Journal article Open Access

Near-infrared adaptive optics imaging of the satellites and individual rings of Uranus

Gibbard, S. G.; de Pater, I.; Hammel, H. B.

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      <creatorName>Gibbard, S. G.</creatorName>
      <givenName>S. G.</givenName>
      <creatorName>de Pater, I.</creatorName>
      <familyName>de Pater</familyName>
      <creatorName>Hammel, H. B.</creatorName>
      <givenName>H. B.</givenName>
    <title>Near-infrared adaptive optics imaging of the satellites and individual rings of Uranus</title>
    <date dateType="Issued">2005-03-01</date>
  <resourceType resourceTypeGeneral="JournalArticle"/>
    <alternateIdentifier alternateIdentifierType="url"></alternateIdentifier>
    <relatedIdentifier relatedIdentifierType="DOI" relationType="IsIdenticalTo">10.1016/j.icarus.2004.09.008</relatedIdentifier>
    <rights rightsURI="">Creative Commons Zero v1.0 Universal</rights>
    <rights rightsURI="info:eu-repo/semantics/openAccess">Open Access</rights>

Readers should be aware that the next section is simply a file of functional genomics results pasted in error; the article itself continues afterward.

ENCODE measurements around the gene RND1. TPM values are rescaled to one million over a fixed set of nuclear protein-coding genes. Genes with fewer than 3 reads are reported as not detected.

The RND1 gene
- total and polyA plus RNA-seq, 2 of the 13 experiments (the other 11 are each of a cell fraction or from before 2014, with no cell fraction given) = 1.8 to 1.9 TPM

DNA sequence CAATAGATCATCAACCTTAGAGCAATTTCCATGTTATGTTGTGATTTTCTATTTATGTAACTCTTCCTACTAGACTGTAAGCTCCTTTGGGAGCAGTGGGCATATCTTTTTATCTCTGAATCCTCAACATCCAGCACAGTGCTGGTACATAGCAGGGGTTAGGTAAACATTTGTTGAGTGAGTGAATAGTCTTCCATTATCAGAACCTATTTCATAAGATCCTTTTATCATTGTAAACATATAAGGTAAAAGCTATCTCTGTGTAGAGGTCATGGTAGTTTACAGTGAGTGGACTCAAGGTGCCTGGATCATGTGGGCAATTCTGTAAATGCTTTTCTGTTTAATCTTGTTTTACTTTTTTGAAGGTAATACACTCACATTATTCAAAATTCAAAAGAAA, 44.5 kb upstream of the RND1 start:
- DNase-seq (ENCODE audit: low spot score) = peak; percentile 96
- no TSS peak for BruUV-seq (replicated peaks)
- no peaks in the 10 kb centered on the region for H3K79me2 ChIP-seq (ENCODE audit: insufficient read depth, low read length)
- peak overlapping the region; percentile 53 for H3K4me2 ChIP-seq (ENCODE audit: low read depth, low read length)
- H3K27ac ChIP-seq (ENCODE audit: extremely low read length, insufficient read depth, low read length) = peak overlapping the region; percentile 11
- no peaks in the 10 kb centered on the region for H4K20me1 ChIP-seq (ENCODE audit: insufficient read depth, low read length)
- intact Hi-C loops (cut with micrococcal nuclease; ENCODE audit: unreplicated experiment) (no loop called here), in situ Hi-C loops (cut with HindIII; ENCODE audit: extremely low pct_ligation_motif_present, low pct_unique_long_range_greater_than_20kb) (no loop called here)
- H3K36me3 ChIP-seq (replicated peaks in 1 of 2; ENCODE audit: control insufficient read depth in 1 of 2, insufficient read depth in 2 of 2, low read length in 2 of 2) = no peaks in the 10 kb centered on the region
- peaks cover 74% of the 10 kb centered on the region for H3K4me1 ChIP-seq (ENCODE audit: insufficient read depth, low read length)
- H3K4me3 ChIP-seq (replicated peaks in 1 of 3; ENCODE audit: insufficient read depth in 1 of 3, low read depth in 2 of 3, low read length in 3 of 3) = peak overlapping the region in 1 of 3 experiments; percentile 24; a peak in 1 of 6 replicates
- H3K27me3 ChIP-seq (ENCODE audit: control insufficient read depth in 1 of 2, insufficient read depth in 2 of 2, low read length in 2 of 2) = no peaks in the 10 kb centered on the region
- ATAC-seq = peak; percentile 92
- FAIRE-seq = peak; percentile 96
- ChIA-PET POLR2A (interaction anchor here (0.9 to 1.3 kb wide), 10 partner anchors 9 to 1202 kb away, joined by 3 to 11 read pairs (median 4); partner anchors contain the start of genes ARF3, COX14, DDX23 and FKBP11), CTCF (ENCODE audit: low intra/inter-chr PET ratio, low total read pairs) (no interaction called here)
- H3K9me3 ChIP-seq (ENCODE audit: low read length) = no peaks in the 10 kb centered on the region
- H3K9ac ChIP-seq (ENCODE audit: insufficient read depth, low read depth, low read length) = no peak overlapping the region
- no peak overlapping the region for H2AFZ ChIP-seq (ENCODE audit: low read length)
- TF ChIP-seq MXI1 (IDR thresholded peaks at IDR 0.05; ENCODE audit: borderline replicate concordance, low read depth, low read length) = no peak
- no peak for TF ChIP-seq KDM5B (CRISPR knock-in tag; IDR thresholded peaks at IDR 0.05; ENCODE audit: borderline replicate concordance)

<description descriptionType="Abstract">We present the first Earth-based images of several of the individual faint rings of Uranus, as observed with the adaptive optics system on the W.M. Keck II telescope on four consecutive days in October 2003. We derive reflectivities based on multiple measurements of 8 minor moons of Uranus as well as Ariel and Miranda in filters centered at wavelengths of 1.25(J), 1.63(H), and 2.1(Kp) μm. These observations have a phase angle of 1.84°–1.96°. We find that the small satellites are somewhat less bright than in observations made by the HST at smaller phase angles, confirming an opposition surge effect. We calculate albedoes for the ring groups and for each ring separately. We find that the ε ring particles, as well as the particles in the three other ring groups, have albedoes near 0.043 at these phase angles. The equivalent depths of some of the individual rings are different than predicted based upon ring widths from occultation measurements (assuming a constant particle ring brightness); in particular the γ ring is fainter and the η ring brighter than expected. Our results indicate that q, the ratio of ε ring intensity at apoapse vs. periapse, is close to 3.2±0.16. This agrees well with a model that has a filling factor for the ε ring of 0.06 (Karkoschka, 2001, Icarus 151, 78–83). We also determine values of the north to south brightness ratio for the individual rings and find that in most cases they are close to unity.</description>
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